Individual Orbiters are both named, in a manner similar to ships, and numbered using the NASA Orbiter Vehicle Designation system. Whilst all three are externally very similar, they have minor internal differences; new equipment is fitted on a rotating basis as they are maintained, and the newer Orbiters tend to be structurally lighter.
Flight statistics (as of August 25, 2005)
Two Shuttles have been destroyed, both with the loss of the entire crew of seven:
This gives a 2% death rate per astronaut per flight.
A Space Shuttle lands like a glider
While the Shuttle has been a reasonably successful launch vehicle, it has been unable to meet its goal of radically reducing flight launch costs, as the average launch expenditures during its operations up to 2005 accumulates to $1.3 billion, a rather large figure compared to the initial projections of $10 to $20 million. The total cost of the program has been $145 billion as of early 2005 ($112 billion of which was incurred while the program was operational) and is estimated at $174 billion when the Shuttle retires in 2010. NASA's budget for 2005 allocates 30%, or $5 billion, to Space Shuttle operations.
The original mission of the Shuttle was to operate at a high flight rate, at low cost, and with high reliability. It was intended to improve greatly on the previous generation of single-use manned and unmanned vehicles. Although it did operate as the world's first reusable crew-carrying spacecraft, it did not improve on those parameters in any meaningful way, and is considered by some to have failed in its original purpose.
Although the design is radically different from the original concept, the project was still supposed to meet the upgraded USAF goals, and to be much cheaper to fly in general. One reason behind this apparent failure appears to be inflation. During the 1970s the U.S. suffered from severe inflation, driving up costs about 200% by 1980. In contrast, the rate between 1990 and 2000 was only 34% in total. This magnified the development costs of the Shuttle. The original process by which contractors bid for Shuttle work has also inflated overall project costs as there were political and industrial pressures to spread Shuttle work around. For instance, the need for a single-piece SRB design was dismissed as only one company, Aerojet, was located close enough to the launch site to make this viable. The company that secured the SRB contract, Morton Thiokol, is based in Utah, necessitating the modular design that contributed to the Challenger loss. Ironically, the U.S. aerospace mergers of the 1990s mean that the vast majority of the STS contracts are now held by a single company (Boeing).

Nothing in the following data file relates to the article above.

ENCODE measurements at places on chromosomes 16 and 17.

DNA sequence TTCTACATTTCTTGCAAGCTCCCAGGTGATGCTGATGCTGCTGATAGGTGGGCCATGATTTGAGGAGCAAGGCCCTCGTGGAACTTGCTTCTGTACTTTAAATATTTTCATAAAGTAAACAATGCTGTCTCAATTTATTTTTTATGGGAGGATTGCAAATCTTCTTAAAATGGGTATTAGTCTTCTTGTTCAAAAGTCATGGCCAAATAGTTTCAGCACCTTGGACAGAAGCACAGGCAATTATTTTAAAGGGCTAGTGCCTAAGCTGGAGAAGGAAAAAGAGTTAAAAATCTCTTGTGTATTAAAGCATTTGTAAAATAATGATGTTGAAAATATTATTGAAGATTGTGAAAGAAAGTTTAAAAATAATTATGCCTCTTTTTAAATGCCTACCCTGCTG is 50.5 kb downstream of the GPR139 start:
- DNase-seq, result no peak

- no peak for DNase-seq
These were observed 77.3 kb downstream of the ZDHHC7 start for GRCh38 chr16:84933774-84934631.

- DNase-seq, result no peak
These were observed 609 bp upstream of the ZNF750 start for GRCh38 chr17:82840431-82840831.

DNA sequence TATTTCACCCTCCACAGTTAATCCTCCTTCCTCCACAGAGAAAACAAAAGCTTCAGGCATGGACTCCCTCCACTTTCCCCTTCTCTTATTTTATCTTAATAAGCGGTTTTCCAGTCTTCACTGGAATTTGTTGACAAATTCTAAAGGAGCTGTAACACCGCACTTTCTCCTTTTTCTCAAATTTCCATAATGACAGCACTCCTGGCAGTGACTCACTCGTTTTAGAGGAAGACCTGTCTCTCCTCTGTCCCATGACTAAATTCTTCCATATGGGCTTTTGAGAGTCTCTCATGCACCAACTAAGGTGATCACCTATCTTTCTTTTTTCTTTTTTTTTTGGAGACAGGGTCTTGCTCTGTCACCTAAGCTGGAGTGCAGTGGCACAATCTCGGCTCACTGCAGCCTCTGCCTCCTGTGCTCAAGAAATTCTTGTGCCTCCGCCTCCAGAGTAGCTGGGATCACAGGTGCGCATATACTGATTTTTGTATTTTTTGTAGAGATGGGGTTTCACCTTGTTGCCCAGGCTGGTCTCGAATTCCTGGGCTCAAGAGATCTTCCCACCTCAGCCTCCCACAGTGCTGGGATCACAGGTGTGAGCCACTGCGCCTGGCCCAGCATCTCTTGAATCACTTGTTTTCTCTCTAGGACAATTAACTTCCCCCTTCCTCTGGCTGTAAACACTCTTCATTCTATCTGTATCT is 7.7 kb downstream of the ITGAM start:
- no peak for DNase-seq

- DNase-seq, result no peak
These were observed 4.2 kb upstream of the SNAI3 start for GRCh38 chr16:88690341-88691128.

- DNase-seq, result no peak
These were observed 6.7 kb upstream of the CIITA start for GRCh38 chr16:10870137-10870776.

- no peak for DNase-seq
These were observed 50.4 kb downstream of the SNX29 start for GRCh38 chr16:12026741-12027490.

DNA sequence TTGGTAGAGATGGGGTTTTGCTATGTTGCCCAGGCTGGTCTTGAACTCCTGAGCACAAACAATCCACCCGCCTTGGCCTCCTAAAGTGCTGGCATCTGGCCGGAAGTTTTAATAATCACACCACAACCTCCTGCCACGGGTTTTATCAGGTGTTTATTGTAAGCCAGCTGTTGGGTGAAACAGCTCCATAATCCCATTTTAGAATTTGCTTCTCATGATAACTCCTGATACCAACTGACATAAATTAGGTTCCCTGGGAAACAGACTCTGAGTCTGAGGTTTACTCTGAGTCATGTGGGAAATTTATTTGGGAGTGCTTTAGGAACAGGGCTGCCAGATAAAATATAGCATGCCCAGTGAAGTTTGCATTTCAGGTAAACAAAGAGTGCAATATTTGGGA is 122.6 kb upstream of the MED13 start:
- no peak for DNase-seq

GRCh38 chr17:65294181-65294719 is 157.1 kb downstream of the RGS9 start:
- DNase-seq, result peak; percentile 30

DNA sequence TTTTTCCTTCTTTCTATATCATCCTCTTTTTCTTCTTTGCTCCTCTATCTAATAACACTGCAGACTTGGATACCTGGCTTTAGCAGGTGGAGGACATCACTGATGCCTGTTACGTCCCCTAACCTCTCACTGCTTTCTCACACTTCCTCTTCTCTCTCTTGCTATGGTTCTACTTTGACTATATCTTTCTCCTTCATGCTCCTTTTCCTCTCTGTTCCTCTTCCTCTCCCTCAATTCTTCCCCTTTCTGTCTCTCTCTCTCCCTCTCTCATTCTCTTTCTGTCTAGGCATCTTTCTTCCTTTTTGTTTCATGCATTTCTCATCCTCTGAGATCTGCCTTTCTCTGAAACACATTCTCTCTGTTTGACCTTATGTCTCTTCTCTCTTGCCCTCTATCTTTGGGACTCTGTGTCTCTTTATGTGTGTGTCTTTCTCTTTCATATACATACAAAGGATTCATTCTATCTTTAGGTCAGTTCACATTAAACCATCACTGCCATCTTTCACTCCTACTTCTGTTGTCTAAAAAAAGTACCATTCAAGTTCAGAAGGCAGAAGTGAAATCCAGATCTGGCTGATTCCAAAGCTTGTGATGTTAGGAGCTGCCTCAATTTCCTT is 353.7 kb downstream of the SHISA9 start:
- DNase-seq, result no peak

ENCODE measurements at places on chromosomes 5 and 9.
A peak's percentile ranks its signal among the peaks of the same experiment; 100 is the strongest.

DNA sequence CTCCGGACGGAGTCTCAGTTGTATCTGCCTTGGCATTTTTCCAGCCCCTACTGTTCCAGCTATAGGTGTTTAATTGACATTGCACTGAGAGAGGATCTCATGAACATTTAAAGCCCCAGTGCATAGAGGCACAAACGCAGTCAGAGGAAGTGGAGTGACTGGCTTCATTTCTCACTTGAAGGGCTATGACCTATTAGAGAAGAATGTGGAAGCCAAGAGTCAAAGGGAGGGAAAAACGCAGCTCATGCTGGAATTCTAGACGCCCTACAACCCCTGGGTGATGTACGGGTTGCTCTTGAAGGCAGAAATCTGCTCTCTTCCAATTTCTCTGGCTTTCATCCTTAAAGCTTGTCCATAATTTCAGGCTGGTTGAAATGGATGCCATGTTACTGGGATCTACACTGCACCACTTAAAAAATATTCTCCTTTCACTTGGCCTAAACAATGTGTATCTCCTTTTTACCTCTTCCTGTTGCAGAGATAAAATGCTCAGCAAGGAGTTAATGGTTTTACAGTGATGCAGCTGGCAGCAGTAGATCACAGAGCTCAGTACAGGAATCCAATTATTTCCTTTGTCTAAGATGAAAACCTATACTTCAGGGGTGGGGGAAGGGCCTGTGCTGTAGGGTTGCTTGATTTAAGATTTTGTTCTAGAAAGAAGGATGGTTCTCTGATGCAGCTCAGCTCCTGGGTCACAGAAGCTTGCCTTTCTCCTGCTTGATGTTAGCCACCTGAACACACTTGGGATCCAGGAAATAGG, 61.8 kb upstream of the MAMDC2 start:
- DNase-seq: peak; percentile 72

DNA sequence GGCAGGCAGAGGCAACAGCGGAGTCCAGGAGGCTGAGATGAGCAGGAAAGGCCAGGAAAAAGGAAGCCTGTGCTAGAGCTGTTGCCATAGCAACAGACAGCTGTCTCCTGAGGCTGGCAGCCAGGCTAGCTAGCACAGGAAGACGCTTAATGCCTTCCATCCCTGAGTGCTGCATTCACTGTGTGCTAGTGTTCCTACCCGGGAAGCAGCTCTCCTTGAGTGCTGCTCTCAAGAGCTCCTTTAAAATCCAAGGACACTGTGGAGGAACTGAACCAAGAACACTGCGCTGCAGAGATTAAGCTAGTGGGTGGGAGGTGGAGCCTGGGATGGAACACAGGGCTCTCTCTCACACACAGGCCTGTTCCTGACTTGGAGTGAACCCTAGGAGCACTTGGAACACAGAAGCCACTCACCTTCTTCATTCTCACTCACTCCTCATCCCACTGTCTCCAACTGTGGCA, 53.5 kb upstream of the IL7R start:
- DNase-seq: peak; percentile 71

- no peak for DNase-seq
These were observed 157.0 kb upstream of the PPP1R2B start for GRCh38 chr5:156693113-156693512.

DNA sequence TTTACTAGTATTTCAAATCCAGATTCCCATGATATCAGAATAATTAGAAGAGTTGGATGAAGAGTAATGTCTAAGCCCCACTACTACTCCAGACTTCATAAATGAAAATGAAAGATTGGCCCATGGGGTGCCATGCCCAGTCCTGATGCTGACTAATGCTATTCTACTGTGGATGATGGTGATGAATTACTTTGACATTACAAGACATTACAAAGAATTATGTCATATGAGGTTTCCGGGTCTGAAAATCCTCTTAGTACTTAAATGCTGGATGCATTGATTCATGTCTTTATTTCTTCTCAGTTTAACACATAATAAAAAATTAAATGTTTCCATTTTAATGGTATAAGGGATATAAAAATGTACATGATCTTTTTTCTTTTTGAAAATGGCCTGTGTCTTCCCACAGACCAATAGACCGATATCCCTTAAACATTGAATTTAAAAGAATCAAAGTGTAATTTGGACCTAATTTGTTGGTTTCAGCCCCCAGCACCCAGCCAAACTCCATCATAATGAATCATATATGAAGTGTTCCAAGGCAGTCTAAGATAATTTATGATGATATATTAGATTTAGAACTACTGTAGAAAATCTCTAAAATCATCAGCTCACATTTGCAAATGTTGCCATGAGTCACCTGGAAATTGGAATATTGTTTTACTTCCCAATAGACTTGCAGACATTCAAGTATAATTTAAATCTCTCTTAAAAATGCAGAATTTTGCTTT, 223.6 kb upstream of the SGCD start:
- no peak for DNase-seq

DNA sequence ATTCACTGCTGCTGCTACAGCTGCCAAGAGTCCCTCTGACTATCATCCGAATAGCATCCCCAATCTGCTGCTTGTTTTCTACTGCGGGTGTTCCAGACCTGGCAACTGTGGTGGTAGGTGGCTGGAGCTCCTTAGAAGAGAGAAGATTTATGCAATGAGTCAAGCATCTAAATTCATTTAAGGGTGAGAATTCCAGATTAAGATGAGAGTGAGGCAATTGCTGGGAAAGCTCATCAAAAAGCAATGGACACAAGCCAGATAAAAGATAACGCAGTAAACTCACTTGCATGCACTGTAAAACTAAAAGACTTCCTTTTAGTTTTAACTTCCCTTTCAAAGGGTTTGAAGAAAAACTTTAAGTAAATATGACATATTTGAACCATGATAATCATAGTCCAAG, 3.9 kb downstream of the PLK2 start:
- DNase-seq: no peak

However, this does not explain the high costs of the continued operations of the Shuttle. Even accounting for inflation, the launch costs on the original estimates should be about $100 million today. The remaining $400 million arises from the operational details of maintaining and servicing the Shuttle fleet, which have turned out to be tremendously more expensive than anticipated. Some of this can be attributed to operating beyond the 10-year anticipated lifespan of each Shuttle.
When originally conceived, the Shuttle was to operate similarly to an airliner. After landing, the Orbiter would be checked out and start "mating" to the rest of the system (the ET and SRBs), and be ready for launch in as little as two weeks. Instead, this turnaround process takes months. Decisions to cut short-term development costs have resulted in a continued high-cost maintenance schedule. The documentation requirements have become extremely thorough. Dramatically increasing the number of support personnel needed to launch also caused a significant increase in costs. This was exacerbated in the aftermath of the Challenger disaster. Even simple changes require significant amounts of documentation. This paperwork results from the fact that, unlike current expendable launch vehicles, the Space Shuttle is manned and has no escape systems mode for most of the flight regime, and therefore any accident which would result in the loss of a booster would also result in the loss of the crew.